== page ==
The Road Not Taken ~ Tulika Agarwal 

While, the whole world revolves around the ‘trends’ in season, the lingo and the style popularly being followed and the jobs that are the current favorites, there is often an alternate choice – less agreed or less voted for which gets ruled out amongst the plethora of options thrown out at a person.  Robert Frost wrote The Road Not Taken as a joke for a friend, the poet Edward Thomas. When they went walking together, Thomas was chronically indecisive about which road they ought to take and—in retrospect—often lamented that they should, in fact, have taken the other one. Well to be honest, one always weighs the pros and cons of every situation and then utilizes his ability to judge which path to pave onto. Not necessarily the choice taken by him proves fruitful and rewards him, but the satisfaction of at least basing his decision on the mental strength and cognitive acumen is suffice to lead him and convey which road definitely not to take. I have often pondered on the whys, hows’, whats’ and made myself believe that the decision I ultimately undertake would have a bearing on not just myself, but the people surrounded in my life. 

As much as I have wanted to strike a balance and listen to all the opinions from the concerned ones,  I have very fiercely held onto my gut feeling and stuck to it fully realizing that whatever be the repercussions – it would solely be based on my choice and I would be responsible for it – professionally or the personal front. Albeit, frankly not every outcome has pumped me up to rejoice in celebration, it has made me a more evolved, attentive and flared as a person than I already was. In his description of the trees, Frost defines the wood with one feature that prefigures one of the essential ideas of the poem: ‘the insistence that a single decision can transform a life’. It couldn’t more appropriate, and befitting than the contemporary 21st century we all reside in. With people hustling every day in their express paced lives, no breather to sit down and really think hard as to what do they actually want to accomplish and which path should they travel over that makes them lead to the destination always desired for, instead of settling for what is expected or made to expect. It subtly communicates how one choice will supplant another. The yellow leaves also evoke a sense of transience; one season will soon give way to another. The poet makes one imagine staving off the dual choices, wishing one could travel both and be a traveler. It evades all categorizations while the real triumph is that it does travel two emotional trajectories cohering as a single statement. We all deep within aspire to gather everything we can, go all out and strive to tick all the check boxes thrown at us hoping that one might work over the other.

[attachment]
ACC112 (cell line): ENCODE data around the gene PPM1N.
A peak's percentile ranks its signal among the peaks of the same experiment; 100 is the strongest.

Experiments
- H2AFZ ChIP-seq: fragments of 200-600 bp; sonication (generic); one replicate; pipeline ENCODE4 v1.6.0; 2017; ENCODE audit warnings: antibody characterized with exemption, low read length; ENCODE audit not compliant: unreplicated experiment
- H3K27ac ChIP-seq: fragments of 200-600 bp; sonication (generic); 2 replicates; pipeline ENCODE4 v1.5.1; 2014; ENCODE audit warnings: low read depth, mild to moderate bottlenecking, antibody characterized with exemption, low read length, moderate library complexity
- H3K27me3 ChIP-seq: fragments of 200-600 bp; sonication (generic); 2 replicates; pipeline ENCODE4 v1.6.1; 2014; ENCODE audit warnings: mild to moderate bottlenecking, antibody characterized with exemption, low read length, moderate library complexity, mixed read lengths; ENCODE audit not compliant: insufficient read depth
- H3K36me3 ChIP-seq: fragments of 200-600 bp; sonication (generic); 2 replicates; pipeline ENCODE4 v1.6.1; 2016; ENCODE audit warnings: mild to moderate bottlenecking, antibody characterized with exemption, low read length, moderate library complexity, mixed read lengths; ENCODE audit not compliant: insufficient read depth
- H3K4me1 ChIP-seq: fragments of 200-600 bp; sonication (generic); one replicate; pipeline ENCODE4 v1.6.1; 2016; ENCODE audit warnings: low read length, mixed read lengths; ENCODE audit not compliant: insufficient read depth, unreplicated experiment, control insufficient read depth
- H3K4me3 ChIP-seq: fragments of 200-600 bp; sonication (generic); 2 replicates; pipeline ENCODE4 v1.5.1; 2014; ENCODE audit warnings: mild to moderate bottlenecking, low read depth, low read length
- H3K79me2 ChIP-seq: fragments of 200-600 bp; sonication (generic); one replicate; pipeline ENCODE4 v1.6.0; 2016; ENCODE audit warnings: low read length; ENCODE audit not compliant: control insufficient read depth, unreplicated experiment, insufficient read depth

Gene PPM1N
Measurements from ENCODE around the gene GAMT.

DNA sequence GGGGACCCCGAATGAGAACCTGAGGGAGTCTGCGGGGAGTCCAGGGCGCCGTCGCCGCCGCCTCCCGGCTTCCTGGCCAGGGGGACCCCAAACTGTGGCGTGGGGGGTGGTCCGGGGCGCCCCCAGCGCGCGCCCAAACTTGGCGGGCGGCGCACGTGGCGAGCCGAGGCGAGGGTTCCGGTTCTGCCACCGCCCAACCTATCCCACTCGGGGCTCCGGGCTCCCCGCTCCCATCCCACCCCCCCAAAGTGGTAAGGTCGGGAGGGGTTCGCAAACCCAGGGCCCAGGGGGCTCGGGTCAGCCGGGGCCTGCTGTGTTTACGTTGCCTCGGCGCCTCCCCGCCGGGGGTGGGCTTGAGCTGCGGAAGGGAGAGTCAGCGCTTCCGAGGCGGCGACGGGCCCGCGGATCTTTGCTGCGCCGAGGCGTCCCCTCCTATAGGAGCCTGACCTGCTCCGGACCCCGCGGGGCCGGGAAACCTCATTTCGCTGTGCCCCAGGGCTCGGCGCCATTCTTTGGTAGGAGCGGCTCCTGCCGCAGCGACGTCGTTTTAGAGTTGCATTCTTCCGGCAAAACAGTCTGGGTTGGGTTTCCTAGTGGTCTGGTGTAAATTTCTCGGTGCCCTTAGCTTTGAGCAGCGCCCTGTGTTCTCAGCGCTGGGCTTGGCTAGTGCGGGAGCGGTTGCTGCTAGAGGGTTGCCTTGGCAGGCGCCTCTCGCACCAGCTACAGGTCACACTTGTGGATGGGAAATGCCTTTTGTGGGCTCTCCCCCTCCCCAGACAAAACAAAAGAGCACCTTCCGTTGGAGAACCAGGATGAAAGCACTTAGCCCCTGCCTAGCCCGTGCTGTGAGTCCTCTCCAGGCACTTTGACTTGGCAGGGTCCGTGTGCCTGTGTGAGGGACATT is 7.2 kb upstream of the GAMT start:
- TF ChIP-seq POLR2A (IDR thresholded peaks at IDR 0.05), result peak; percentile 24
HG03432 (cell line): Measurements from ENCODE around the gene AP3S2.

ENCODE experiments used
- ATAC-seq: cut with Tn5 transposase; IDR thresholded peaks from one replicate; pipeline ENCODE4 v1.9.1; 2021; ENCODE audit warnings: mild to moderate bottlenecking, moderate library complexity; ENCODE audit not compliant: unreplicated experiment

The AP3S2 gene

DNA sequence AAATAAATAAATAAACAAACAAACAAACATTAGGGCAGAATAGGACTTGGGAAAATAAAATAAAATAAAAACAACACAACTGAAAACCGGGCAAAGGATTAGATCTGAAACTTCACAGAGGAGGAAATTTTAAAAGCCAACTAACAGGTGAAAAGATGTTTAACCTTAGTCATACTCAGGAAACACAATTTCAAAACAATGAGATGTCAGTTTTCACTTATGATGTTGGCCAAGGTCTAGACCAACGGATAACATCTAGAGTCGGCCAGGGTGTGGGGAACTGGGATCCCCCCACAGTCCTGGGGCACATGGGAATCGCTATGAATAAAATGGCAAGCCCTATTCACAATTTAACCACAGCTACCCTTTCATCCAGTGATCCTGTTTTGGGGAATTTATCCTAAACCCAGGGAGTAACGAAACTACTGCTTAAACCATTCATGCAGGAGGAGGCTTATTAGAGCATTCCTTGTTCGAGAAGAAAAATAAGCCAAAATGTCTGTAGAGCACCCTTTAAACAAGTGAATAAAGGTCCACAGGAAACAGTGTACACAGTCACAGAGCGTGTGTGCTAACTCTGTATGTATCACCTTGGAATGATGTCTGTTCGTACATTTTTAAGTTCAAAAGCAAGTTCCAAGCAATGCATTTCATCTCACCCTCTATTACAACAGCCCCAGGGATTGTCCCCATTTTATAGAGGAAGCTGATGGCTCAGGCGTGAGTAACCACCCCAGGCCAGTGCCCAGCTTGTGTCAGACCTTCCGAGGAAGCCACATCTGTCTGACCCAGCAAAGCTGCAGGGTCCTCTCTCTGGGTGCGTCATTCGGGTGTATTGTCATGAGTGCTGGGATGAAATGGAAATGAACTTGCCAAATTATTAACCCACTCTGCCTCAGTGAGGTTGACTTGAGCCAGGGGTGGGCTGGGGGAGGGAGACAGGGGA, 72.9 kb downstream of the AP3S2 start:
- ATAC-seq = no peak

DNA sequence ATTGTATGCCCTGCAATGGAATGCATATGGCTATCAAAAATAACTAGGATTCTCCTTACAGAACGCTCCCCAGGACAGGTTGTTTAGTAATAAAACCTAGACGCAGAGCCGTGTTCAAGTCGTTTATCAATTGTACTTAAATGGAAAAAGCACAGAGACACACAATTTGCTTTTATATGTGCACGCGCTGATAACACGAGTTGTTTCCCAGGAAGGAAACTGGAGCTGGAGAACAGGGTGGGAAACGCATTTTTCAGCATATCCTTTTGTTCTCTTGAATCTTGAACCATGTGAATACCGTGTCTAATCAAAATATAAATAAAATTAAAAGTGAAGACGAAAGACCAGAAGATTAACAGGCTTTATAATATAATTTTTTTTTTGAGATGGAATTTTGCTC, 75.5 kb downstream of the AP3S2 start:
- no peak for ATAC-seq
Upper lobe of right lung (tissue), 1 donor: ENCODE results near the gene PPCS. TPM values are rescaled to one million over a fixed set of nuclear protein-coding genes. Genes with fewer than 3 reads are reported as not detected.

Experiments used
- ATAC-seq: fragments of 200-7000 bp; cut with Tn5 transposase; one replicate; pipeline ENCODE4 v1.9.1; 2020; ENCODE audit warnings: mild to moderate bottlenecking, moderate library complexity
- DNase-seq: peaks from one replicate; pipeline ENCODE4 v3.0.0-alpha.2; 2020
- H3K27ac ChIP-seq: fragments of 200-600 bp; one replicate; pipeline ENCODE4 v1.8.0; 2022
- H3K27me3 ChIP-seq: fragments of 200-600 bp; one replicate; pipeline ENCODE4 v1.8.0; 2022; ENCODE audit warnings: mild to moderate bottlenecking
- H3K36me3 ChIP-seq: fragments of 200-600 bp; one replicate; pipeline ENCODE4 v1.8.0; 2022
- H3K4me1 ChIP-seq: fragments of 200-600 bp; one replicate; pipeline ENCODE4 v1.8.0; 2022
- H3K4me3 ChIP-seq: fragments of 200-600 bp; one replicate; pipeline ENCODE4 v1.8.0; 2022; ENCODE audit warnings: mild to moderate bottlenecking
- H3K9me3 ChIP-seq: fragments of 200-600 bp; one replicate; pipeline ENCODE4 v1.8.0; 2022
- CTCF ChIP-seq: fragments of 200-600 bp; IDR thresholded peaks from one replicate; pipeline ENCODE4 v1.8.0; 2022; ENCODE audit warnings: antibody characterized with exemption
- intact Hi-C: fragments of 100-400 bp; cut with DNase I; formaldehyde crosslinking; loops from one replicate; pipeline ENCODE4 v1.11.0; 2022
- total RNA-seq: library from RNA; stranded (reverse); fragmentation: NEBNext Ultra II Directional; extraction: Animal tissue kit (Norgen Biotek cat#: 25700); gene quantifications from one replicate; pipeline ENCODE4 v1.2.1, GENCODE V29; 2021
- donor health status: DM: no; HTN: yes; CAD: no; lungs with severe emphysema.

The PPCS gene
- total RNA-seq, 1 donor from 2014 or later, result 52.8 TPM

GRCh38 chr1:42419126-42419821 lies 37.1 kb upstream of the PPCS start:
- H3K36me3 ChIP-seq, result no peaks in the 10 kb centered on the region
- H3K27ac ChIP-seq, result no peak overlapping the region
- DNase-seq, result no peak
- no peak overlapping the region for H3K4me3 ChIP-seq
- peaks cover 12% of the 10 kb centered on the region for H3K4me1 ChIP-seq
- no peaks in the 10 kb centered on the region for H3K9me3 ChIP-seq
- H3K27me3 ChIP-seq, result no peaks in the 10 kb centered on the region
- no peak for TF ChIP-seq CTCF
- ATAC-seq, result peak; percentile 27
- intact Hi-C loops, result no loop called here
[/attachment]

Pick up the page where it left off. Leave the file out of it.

To err is human, but to not commit you from making any efforts owing to the resultant errors is cowardliness. The act of choosing does create a division and thwarts the dreams of simultaneity, coming from the simple fact that choice is always and inescapably inevitable. So go out there, make your choices, live the dreams you always wanted to live. You get to decide what you pick and stick to it, no matter how rosy or grassy the second road looks, for you never know what lies beneath what meets the eye. In the end, it does not even matter what you chose, what bails us out is the road we prayed we could have walked on, but was not taken.